October 2, 2008
2008-09 CCHA Hockey Preview

By James V. Dowd


The coaches say Notre Dame and the media says Michigan, but everyone agrees there’s not much difference between the natural rivals in the upcoming season’s race for the CCHA title. The two teams have lost just four and three regulars from last year’s Frozen Four squads, respectively, and with two college hockey coaching legends behind the benches, it’s hard to imagine either squad faltering.

There is, however, a small twist to this year’s campaign: the shootout.

Ever aiming to be a pioneer in opening up the game for skill players and making it more exciting for the fans, CCHA Commissioner Tom Anastos was the first leader to jump at the chance to prevent teams from kissing their sisters when the NCAA rules committee made the shootout available this past offseason.

Defenseman Mark Mitera posted a plus-minus rating of +30 last season for Michigan, which won both the CCHA regular-season and playoff titles.

Many of the league’s coaches voted against the idea, concerned that each extra point earned in a shootout would have a proportionately larger effect on the standings in the 28-game conference season than the 82-game NHL marathon, and that it might cost their team a chance at the regular-season championship or home ice for a given round in the CCHA playoffs. But most everyone agrees that ties need to go, and without an efficient alternative like there is available in football and basketball, it’s the only viable method to guarantee that someone goes home a winner.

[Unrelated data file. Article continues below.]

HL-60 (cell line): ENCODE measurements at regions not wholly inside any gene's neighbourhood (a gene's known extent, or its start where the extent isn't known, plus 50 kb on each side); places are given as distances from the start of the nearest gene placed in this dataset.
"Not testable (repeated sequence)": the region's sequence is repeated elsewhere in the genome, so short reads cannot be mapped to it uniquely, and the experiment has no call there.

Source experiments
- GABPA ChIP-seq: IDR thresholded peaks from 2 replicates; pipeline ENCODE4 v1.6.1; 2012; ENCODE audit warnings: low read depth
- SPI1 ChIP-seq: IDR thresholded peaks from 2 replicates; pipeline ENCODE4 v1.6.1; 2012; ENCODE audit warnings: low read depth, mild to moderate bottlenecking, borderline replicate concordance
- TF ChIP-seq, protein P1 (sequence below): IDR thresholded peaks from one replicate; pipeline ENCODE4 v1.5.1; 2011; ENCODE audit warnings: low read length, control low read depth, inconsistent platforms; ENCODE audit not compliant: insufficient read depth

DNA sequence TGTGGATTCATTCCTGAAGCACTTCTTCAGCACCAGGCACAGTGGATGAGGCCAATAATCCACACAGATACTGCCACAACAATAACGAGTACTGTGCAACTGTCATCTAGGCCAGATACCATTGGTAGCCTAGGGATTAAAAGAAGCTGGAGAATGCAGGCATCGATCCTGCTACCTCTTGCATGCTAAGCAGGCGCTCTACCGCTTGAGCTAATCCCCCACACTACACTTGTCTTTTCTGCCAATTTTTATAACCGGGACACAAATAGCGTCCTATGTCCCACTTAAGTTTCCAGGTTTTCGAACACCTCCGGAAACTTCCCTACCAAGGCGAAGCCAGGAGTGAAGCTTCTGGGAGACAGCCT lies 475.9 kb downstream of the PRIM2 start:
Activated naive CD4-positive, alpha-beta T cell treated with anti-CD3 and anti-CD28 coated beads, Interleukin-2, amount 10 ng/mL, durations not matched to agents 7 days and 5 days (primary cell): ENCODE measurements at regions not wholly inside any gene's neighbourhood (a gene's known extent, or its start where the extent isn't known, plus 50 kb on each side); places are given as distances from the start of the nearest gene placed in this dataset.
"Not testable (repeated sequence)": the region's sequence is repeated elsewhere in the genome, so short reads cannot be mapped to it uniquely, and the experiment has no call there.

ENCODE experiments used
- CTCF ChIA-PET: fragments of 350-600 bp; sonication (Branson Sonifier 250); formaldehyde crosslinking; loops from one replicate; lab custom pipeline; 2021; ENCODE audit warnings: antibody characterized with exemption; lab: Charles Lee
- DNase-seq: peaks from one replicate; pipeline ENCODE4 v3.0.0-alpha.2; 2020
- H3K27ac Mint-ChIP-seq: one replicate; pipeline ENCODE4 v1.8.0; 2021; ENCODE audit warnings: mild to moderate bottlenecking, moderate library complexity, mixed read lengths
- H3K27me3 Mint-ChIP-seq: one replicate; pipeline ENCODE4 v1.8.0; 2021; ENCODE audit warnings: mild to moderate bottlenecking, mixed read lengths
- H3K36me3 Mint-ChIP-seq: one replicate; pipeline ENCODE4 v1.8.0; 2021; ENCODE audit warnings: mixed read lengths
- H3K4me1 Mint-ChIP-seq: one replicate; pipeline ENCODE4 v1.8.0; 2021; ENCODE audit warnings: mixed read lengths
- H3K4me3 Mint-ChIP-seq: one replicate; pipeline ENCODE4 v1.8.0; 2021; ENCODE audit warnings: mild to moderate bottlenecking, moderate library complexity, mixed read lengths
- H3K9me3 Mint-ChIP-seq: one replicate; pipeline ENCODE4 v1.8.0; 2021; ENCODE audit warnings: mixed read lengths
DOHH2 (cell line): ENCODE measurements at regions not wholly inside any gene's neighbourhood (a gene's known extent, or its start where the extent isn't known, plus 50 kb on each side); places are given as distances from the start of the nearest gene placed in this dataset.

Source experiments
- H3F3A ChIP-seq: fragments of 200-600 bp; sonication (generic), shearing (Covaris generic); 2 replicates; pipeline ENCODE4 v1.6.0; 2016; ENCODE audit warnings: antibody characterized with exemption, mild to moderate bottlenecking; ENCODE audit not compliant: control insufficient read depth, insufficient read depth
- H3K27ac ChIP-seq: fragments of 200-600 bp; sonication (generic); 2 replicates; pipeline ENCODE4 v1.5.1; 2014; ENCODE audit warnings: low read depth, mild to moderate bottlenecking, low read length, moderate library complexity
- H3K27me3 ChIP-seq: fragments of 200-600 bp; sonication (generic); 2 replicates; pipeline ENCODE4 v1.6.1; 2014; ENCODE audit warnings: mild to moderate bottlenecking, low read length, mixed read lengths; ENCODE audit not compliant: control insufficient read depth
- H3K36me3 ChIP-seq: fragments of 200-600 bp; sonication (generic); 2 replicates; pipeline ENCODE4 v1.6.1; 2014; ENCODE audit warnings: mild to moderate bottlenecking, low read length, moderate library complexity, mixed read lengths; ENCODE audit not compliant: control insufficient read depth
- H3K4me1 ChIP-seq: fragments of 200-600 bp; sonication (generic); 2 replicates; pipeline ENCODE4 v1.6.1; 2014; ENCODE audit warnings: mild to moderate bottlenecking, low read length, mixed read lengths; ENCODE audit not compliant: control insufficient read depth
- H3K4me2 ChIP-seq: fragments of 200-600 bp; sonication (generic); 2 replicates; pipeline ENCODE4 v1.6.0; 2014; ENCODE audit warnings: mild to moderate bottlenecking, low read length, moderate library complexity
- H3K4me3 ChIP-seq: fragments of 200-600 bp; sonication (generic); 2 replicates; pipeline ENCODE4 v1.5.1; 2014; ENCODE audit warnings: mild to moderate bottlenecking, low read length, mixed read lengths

While the results of a shootout won’t factor into the Rating Percentage Index and NCAA tournament selection process directly, there’s a good chance the results may just be the difference between Michigan and Notre Dame — both would have been faced four shootouts last year. Factor in that the fifth through eighth seeds in last year's CCHA standings were separated by just two points, and playoff matchups, and therefore results, may have changed considerably.

What’ll the impact be? Hard to say, but it’ll make an already compelling CCHA race even more intriguing.


Northern Michigan opened some eyes last year with an extended run in the conference tournament that was kept alive by an overtime upset at Michigan State and culminated with a win over Notre Dame in the third-place game. While they won’t exactly sneak up on people this year — the coaches ranked them fourth and the media fifth — a strong start could throw the ‘Cats into the championship mix.

Sophomore Mark Olver is a dynamic puck handler who might be the league’s best player if he stays healthy, and he has a strong supporting cast with nine of the team’s top ten scorers returning. Rearguard Erik Gustafsson contributed 27 assists last year and plays an important role in spreading puck throughout the offensive zone and in the transition game. Combine that with reliable netminder Brian Stewart, and the Wildcats should be making noise throughout the season rather than just in February and March.